As interesting as this seems to be, there seems to be not much light available to shine onto this issue, except for the fact that such a man existed, although probably not really in command of that late and lonely mission:
Among eight Mongol prisoners captured in Austria during this reconnaissance there was an Englishman. He had once been a Templar, but after being banished from England for an unknown crime, he had travelled through the Middle East and entered the Mongol service as an interpreter. It was said that he spoke seven languages. Matthew Paris mistakenly records that it was this Englishman who delivered the letter to King Bela which was in fact intercepted by Friar Julian, and some say that he was in command of the reconnaissance force, but this is unlikely since such a command would not have been given to anyone other than a Mongol. The only certainty seems to be that among the many nationalities in the Mongol corps of interpreters there was at least one mysterious Englishman.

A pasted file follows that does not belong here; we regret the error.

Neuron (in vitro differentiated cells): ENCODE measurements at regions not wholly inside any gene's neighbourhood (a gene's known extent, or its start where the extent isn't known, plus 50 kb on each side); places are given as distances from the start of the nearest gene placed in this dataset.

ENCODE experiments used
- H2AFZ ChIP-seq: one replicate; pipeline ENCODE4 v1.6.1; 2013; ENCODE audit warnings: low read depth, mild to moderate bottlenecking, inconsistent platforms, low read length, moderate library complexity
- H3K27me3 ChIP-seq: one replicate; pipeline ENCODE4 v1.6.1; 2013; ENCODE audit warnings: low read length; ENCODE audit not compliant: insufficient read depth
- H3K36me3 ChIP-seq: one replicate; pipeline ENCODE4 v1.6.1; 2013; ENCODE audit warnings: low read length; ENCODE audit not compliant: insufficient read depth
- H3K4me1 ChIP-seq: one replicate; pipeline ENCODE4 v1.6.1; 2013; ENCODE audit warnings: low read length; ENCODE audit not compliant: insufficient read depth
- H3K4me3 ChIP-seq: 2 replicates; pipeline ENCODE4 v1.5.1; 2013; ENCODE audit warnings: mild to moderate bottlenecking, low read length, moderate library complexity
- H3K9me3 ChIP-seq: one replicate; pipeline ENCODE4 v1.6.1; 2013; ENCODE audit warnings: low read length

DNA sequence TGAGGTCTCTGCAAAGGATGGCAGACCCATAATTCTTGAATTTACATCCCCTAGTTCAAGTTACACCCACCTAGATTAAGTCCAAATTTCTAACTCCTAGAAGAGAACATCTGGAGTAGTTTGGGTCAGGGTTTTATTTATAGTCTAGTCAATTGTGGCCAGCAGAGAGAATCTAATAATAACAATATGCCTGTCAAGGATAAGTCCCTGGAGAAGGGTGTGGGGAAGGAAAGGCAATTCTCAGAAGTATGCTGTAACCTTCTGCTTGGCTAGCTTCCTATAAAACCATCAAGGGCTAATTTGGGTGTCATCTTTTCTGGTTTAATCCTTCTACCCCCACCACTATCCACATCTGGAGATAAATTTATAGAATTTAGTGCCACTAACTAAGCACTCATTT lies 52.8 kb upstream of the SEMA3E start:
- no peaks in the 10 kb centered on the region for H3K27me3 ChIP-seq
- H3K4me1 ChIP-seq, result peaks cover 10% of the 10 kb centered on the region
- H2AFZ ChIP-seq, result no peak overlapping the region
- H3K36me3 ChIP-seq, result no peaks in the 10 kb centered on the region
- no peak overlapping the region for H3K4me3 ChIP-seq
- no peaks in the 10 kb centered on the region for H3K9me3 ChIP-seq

(From: James Chambers: "The Devil’s Horsemen. The Mongol Invasion
of Europe", Book Club: London, Edinburgh, 1979, p 110–11.)
If there ever was to put a name on it, or him, shaky evidence points to an almost legendary figure, note the surname, of Robert Eracles (Hercules):
Tartar Khan's Englishman (i.e. the book mentioned in Twelfth's answer) [speculates] that the Englishman had probably been Master Robert Eracles––an English knight and former advisor to King John who had been exiled and eventually picked up by Mongol talent scouts and taken to Mongolia.
(From: Tim Cope: "On the Trail of Genghis Khan: An Epic Journey Through the Land of the Nomads", A&C Black, 2013, p474.)
Master Robert Eracles was an English knight who was present at Runnymede for the signing of the Magna Carta. He thereafter journeyed from the Middle East to Mongolia in 1243, whereupon Genghis Khan enlisted the linguistically talented Eracles as a diplomat. The knight turned Long Rider then rode from Central Asia back to Europe, where he was beheaded by Europeans for having assisted the Mongols.
(From: Historical Long Riders )
Both these accounts are not hard evidence and depend on the overly optimistic reconstruction made by Ronay. This is deemed not impossible but "conceivable" (Cf. Felicitas Schmieder: "Europa und die Fremden. Die Mongolen im Urteil des Abendlandes vom 13. bis in das 15. Jahrhundert", Jan Thorbecke: Stuttgart, 1994, p54.)